When a writer’s work seems inseparable from his personality, what’s left when you do try to separate them? That’s what the world is about to find out when it comes to Noël Coward, the actor/writer/songwriter who was one of England’s most prolific theatre people until his death in 1973. Though he was out of fashion for some time, this year has brought a rush of Coward revivals: a production of his supernatural comedy Blithe Spirit is up for several Tonys on Broadway, and there’s a new movie based on Coward’s comedy of Roaring Twenties manners, Easy Virtue, starring Colin Firth and Jessica Biel (the most unlikely Coward heroine since the time he wrote a musical for Florence Henderson). Most ambitiously, the Shaw Festival is presenting Coward’s cycle of 10 one-act plays and musicals, Tonight at 8:30. Philip Hoare, author of Noël Coward: A Biography, says that Coward was once dismissed as “a kind of avatar of old values,” but that “a new generation, without those blue-rinse, coach-party associations with Coward, is seeing his work in a new light.” Now that nobody remembers Noël Coward the man, we can investigate Noël Coward the writer.
Coward could do virtually anything: when he wrote a play, he also directed, starred, produced and composed the music. But what he was most famous for was just being himself, or a carefully arranged version of himself. Hoare says that Coward never smoked cigars and “hated champagne,” but he presented himself to the public as someone who loved high living and high society. His persona, and his clipped delivery of his lines, became familiar to people who had never seen his plays; he even had a successful one-man comedy and music show in Las Vegas. Because he’s best known for making audiences laugh, he’s associated with light, heartless comedy (Blithe Spirit kills off a major character without anyone, including the audience, caring). But Shaw Festival artistic director Jackie Maxwell was surprised “by the incredible range” of Coward’s work, “from comedies to musicals to quite poignant and strong dramas.”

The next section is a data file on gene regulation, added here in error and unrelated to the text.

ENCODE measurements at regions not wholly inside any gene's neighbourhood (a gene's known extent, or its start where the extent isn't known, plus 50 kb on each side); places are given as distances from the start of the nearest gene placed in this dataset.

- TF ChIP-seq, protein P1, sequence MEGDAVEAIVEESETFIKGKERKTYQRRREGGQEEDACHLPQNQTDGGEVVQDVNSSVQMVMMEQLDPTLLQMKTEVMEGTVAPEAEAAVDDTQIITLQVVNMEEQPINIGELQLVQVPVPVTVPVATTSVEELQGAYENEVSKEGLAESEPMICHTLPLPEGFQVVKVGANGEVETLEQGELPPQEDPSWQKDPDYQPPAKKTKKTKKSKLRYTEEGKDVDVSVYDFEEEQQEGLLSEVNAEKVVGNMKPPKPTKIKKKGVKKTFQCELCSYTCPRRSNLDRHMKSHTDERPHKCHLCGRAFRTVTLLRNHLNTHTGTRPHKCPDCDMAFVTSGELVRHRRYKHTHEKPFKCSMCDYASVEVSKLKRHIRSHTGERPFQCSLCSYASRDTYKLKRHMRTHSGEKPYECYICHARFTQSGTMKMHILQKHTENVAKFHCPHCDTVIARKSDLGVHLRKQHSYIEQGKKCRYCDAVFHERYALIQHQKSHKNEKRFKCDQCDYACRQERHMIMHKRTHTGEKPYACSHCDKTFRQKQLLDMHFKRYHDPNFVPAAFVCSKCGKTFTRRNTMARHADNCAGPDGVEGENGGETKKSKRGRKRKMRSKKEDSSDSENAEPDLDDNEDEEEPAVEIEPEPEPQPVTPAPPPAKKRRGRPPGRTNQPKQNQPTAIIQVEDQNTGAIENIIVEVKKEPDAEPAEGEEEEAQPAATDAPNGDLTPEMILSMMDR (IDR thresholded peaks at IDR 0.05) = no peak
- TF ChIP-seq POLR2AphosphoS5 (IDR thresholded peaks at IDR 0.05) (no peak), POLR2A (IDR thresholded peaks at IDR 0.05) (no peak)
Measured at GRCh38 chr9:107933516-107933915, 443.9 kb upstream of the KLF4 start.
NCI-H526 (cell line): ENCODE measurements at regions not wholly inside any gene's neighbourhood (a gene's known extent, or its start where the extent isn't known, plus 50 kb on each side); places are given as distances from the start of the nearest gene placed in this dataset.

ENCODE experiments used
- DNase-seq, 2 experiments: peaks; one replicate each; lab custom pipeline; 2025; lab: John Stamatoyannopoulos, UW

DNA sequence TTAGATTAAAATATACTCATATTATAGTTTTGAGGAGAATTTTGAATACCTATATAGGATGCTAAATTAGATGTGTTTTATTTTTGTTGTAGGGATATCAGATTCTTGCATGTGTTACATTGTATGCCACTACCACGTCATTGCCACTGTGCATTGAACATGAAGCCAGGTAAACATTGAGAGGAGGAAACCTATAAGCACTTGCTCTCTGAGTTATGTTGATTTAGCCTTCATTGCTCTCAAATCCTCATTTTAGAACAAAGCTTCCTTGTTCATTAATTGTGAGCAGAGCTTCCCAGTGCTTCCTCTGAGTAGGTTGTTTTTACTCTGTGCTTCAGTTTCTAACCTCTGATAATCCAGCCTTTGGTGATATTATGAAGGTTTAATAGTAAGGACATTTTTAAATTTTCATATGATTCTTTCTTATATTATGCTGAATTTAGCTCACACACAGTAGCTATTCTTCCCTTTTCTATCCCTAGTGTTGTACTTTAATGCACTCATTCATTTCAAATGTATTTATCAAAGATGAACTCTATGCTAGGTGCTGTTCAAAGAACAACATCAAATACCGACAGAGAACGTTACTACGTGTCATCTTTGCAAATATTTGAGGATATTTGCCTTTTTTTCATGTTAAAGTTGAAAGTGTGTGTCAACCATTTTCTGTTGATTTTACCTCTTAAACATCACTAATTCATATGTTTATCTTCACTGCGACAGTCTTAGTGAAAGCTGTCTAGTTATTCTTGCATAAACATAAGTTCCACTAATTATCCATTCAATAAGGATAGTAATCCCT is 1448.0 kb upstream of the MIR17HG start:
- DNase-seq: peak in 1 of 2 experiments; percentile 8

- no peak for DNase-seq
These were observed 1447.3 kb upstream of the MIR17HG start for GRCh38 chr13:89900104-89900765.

Coward’s work isn’t easily categorizable as the work of a light, superficial cynic. One of the best plays from Tonight At 8:30, Still Life, is a quiet drama about two middle-class married people having a short, doomed affair; it became the hit movie Brief Encounter (which was adapted into an opera earlier this year by composer André Previn). And most of the plays in the cycle, whatever their style, deal with themes that run through all of Coward’s plays, particularly what Hoare calls “themes of dysfunction and lack of communication” (in a one-act musical, Shadow Play, a character says that conversations consist of “a lot of small talk with other thoughts going on behind”). That wasn’t clear when there were only three or four Coward plays that were regularly performed; now that more of his work is being staged, we can get a better understanding of what it means.
Part of the reason Coward’s non-comic plays weren’t seen much is that their association with him as an actor (or with his friend Gertrude Lawrence, who co-starred with him in most of the Tonight at 8:30 plays) caused them to be viewed as relics of an older style of theatre. Coward applied the same style of acting to all his work, comic or dramatic; emotion had to be underplayed, and the delivery of the dialogue was careful and precise, not naturalistic. (In Coward’s Second World War movie In Which We Serve, he eulogizes dead sailors in a constipated, stiff-upper-lip manner.) That style went out of fashion in the ’50s, with the arrival of method acting. Even now, to perform these plays, you have to ignore the type of performances Coward had in mind: “We don’t update them,” Maxwell says, “but that style of acting, we really don’t act like that anymore. As far as people comparing them to Coward, I would hope that people have moved on by now.”
But what producers have rediscovered about Coward is that he can still provide a good vehicle for actors, even if they don’t talk the way he did. Maxwell says that the fun of producing the Tonight at 8:30 plays is that they showcase the whole range of what actors can do: “For the audience, it’s a real kick to watch actors make those shifts so delightfully and so smartly.” Coward is gone, and so is his style of acting, but what’s left is a body of work that, Maxwell explains, is perfect “to show how multi-faceted actors can be.” No wonder everybody wants to put on his plays: a lot has changed since Coward’s time, but actors will always want to show off.